Where Classique is evocative of Gaultier’s loud, abrasive style of couture, Fragile plays on classic French perfumery. There is nothing ‘boudoir’ about it, it is incredibly enigmatic and feels almost unsuitable for everyday wear. Fragile is a perfume of the night.
Like a lot of the other fragrances in the Gone, But Not Forgotten Series, Fragile was a big love for me early on in my perfume journey. It was also my first tuberose, and whilst it may not be the best example of nature’s rawest and most carnal of flowers, it is lovely and it did kick-start my love for the flower.
Guerlain is one of my favourite perfume houses, heck it may be most people’s favourite perfume house, and they’ve certainly had their up’s and down’s over the years. But despite many blips, discontinuations and the odd controversy, things definitely seem to be looking up over at Maison Guerlain. One of the smartest moves they have made in recent times is snatch-up the very talented Thierry Wasser for their in-house perfumer.
Since joining Guerlain, M. Wasser has created; two new major feminines, one major masculine, a new cologne and several flankers, limited editions and exclusives. He has tinkered with Guerlain’s heritage whilst adding his own contemporary stamp for the future.
February sees the release of two new flankers signed by M. Wasser; Shalimar Parfum Initial L’Eau and Homme L’Eau Boisée, and as with everything he has done since he started with Guerlain (OK maybe not everything) they are top notch. ‘L’Eau’ very much seems to be the fashion at Guerlain at the moment, but to write these two new editions of as simply lighter, watered down versions of the originals would be a grave mistake.
First things first, I must say a massive thank you to all of you who entered the competition. I really enjoyed reading about everybody’s favourite posts and your comments just go to show how great all of my readers are!
Onto the more exciting stuff, starting with a reminder of the prize:
A 10ml bottle of Caldey Island Lavender
A 5ml Vintage Asja by Fendi
A big sample of Tocade by Rochas
A big sample of Santal Massoïa by Hermès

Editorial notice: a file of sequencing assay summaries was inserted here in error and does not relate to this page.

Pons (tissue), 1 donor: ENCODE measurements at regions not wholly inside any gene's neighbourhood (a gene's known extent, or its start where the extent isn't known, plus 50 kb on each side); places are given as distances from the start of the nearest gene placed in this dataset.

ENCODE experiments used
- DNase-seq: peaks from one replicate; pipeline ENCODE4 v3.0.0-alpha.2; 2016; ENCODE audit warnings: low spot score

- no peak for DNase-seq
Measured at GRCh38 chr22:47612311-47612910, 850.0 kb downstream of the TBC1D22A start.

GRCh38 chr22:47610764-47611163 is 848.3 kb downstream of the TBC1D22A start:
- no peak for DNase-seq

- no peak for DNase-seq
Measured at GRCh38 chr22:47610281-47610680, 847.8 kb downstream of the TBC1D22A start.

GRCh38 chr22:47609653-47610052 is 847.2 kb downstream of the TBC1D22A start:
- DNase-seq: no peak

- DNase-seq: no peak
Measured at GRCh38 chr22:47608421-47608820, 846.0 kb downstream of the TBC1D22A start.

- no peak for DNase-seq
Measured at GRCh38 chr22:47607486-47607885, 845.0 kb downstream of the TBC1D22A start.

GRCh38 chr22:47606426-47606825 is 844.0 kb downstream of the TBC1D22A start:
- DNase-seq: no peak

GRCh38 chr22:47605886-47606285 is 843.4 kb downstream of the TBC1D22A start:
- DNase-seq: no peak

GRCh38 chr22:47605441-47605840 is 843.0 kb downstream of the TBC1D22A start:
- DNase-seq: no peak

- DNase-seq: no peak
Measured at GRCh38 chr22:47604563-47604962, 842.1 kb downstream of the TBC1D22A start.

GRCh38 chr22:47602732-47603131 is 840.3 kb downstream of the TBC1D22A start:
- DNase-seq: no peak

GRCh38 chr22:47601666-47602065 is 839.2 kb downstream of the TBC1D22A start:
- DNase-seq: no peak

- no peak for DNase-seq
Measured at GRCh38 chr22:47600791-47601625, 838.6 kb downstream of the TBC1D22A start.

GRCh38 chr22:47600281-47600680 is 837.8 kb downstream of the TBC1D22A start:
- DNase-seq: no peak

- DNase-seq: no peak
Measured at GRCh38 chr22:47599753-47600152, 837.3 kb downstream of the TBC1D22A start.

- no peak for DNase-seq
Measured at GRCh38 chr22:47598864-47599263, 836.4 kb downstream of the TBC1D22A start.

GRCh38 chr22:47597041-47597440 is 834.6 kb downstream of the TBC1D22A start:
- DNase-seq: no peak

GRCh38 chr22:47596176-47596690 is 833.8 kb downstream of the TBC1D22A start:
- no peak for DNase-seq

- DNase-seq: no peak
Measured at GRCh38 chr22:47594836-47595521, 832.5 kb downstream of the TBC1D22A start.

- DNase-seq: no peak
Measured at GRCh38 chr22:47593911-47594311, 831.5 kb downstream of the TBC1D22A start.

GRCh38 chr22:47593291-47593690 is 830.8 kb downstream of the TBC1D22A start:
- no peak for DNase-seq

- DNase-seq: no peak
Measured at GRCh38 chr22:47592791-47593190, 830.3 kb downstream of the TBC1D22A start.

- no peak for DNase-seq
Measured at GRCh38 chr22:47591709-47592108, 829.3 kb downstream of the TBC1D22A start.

A big sample of L’eau D’Issey Florale by Issey Miyake*
Two samples of Angel EDT by Thierry Mugler*
A sample of Sweet Redemption By Killian
A sample of Mon Parfum Chérie Par Camille by Annick Goutal*
A sample of Havana Vanille (now named Vanille Absolument) by L’Artisan Parfumeur
A sample of Tea for Two by L’Artisan Parfumeur
A sample of Vitriol d’Oeillet by Serge Lutens
A sample of Theseus by Lorenzo Villoresi
A sample of Bang Bang by Marc Jacobs*
A sample of Yuzu Man by Caron*
To put it simply; Antonia is liquid emotion.
Have you ever known that you would love a fragrance before you even tried it? I have on quite a few occasions, the most recent of which was with the second feminine fragrance from ultra-luxe niche line Puredistance. A perfume wonderfully named ‘Antonia’. I had already fallen head-over-heels for the beautifully arresting Puredistance I, and everything about Antonia; the reviews, the description and the very brief sniff I’d had in Harrods, led me to believe that Antonia was a perfume that I would love.
I’ve also been really impressed with the Puredistance line and their ethos. I find it refreshing that they seem to focus all of their attention on the perfumes, there are no gimmicks and they manage to offer exclusivity without snobbery. It’s also very clear that they have a passion for quality, which really translates into their three offerings, all of which are incredibly different, but share an impeccable attention to detail and fit together like three contrasting compositions.
Antonia, or ‘La Dame Verte’ as I call her, is the second feminine in the line and is a Parfum Extrait with a not-to-be-scoffed-at 25% concentration. Antonia is described by Puredistance as “a green floral with a great lushness and warmth of heart, but at the same time pillowy and as gentle as can be” . Like the first feminine in the line ‘Puredistance I’, Antonia was created by Annie Buzantian in New York and shares her name with the mother of Puredistance founder Jan Ewoud Vos.